A 5-year-old girl reported with the chief complaint of painless swelling on the inner aspect of the lower lip for 3 months [Figure 1]. Swelling was small initially and then was increasing gradually to attain the present size. There was no significant medical history. On intraoral examination, a round, solitary, fluctuant swelling was seen on the inner aspect of the lower lip at the right central incisor region. Swelling was 2–3 mm below the vermilion border of the lower lip and extending inferiorly toward the lingual vestibule, measuring approximately 4 mm × 3 mm × 2.5 mm. Color of the swelling was the same as that of the adjacent mucosa. On examination of the lesion, it was soft in consistency, fluctuant, and palpable with no increase in temperature and oval in shape. No other oral anomalies were detected. The patient had a positive history of trauma to the lower lip 4 months back. There was no difficulty in speaking or chewing. Although the lesion may regress on its own, it may continue to persist. The laboratory investigations such as hemoglobin, total lymphocyte count, and differential leukocyte count were conducted, and the values were found to be normal. The differential diagnoses were oral ranula, oral lymphangioma, oral hemangioma, and minor aphthous ulcers. The final diagnosis was formulated as a mucocele on the basis of the history of trauma, site, and clinical features.
Figure 1: Preoperative photograph with the lesion on the lower lip.

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After local anesthesia, superficial incision was placed over the lesion involving the superficial layers. Tissue was then separated on either side [Figure 2] and the lesion was excised [Figure 3]. Minor salivary glands around the lesion were also excised to prevent recurrence. The tissues were sutured using 4-0 silk suture [Figure 4]. The excised tissue was submitted to the pathological investigations which confirmed the diagnosis and ruled out the minor salivary gland tumors. The patient was recalled after 1 week for suture removal [Figure 5] and was regularly reviewed at 3-month interval for more than 24 months [Figure 6] and no recurrence was noted.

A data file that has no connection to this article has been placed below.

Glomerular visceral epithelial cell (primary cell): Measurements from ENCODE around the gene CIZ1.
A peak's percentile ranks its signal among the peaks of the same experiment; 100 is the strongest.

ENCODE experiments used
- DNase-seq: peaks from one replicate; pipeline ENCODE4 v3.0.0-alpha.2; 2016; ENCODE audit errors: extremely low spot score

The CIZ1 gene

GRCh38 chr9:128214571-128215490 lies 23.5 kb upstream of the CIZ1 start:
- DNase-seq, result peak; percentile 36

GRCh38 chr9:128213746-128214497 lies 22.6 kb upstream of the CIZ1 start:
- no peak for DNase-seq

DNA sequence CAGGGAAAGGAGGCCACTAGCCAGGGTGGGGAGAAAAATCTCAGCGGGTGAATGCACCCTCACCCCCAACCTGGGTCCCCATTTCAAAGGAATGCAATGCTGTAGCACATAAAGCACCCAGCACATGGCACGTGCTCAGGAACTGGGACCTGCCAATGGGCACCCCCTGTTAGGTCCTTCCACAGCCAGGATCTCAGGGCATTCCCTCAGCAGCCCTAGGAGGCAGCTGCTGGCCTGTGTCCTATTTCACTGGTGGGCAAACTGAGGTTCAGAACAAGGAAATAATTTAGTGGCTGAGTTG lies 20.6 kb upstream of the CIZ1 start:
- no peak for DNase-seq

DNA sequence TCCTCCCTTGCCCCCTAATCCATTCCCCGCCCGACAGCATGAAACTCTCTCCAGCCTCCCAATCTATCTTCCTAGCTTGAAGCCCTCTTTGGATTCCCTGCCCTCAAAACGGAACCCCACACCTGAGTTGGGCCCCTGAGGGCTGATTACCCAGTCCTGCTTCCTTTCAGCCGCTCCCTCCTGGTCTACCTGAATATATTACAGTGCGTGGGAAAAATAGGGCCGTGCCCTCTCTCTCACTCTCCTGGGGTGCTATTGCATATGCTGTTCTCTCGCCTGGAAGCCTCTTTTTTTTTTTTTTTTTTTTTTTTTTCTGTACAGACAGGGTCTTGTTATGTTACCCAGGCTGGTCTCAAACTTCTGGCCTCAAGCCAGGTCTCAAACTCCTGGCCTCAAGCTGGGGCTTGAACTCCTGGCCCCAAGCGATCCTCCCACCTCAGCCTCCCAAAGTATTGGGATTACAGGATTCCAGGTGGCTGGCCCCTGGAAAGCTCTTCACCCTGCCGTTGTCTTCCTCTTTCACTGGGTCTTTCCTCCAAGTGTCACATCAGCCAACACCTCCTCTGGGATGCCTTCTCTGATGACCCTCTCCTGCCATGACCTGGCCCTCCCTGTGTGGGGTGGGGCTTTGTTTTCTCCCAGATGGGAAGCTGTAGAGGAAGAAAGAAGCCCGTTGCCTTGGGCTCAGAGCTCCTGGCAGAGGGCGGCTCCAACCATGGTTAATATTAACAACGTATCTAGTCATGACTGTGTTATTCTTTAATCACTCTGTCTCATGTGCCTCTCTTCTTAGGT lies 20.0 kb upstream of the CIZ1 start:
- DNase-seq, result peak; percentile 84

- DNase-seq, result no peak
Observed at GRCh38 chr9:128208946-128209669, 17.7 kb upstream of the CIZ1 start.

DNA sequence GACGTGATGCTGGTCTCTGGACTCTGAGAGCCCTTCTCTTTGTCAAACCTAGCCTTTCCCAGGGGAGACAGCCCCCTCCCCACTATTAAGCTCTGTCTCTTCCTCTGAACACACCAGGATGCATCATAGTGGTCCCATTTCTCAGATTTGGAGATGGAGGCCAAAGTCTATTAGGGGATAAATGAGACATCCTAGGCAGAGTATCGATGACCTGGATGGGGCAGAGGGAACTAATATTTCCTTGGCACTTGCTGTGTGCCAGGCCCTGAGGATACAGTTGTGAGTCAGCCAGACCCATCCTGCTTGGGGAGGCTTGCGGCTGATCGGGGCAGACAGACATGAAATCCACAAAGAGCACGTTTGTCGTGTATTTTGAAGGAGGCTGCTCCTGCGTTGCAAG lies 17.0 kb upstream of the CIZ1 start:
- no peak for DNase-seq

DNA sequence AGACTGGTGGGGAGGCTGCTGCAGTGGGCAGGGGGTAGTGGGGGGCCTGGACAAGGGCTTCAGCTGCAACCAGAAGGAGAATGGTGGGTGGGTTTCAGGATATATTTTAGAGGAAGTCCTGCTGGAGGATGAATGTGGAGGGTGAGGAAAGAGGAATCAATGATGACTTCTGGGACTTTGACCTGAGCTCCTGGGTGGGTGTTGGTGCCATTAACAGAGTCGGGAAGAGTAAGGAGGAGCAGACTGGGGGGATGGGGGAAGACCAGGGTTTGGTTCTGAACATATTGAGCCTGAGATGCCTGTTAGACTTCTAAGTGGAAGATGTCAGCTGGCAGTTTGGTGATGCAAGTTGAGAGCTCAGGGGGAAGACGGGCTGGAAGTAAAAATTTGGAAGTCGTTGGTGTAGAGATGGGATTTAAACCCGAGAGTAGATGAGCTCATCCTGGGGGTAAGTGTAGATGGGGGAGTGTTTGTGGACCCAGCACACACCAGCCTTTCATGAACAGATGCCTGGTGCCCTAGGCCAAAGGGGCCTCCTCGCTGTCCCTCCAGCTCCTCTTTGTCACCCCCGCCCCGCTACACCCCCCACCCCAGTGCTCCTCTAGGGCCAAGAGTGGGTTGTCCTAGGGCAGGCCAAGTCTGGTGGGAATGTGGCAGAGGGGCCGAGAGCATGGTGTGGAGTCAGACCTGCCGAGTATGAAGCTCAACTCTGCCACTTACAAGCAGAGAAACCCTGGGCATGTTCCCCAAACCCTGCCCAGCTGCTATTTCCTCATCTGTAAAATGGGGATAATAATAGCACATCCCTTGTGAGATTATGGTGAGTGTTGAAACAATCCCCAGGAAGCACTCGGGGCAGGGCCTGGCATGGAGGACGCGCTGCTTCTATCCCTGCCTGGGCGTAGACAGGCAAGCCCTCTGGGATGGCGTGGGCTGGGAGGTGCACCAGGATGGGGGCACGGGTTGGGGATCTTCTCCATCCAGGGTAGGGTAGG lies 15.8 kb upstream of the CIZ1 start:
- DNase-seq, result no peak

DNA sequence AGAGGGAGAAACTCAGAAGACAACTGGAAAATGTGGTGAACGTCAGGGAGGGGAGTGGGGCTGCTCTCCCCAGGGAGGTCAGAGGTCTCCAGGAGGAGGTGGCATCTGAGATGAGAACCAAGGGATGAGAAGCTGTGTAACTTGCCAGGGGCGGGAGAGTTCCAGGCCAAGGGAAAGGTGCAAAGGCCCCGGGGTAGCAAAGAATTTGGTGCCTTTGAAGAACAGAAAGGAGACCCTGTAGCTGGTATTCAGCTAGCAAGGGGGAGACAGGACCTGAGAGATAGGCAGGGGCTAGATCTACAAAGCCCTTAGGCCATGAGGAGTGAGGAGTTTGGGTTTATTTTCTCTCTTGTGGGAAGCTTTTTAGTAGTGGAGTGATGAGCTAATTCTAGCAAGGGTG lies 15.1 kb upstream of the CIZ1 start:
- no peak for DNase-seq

Figure 2: Tissue being separated after local anesthesia.

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Figure 3: Excised tissue.

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Figure 4: Lesion was sutured after tissue excision.

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Figure 5: Tissue healing after 1 week.

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Figure 6: Site of the lesion during follow-up.

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  Discussion Top


The incidence of mucoceles in the general population is 0.4%–0.9%.[8] Mucoceles have no age predilection, but mainly occur in the children and young adults due to more chances of trauma.[9] Mucoceles may be located either as a fluid-filled vesicle or blister in the superficial mucosa or as a fluctuant nodule deep within the connective tissue. Spontaneous drainage of the inspissated mucin especially in superficial lesions followed by subsequent recurrence may occur. The surface of long-standing lesions may show fibrosis.[3] Histologically, mucoceles are of two types, mucous extravasation and mucous retention phenomena, depending on the presence of epithelial lining. In children, the prevalence of mucous retention phenomena is low due to inability of ductal structure to contain an exaggerated accumulation of secretion.[10],[11] Where as mucous extravasation is common in children because extravasated saliva is first surrounded by inflammatory cell followed by granulation tissue composed mainly of fibroblast due to absence of epithelial lining. This phenomenon is categorized as a pseudocyst or false cyst.[12]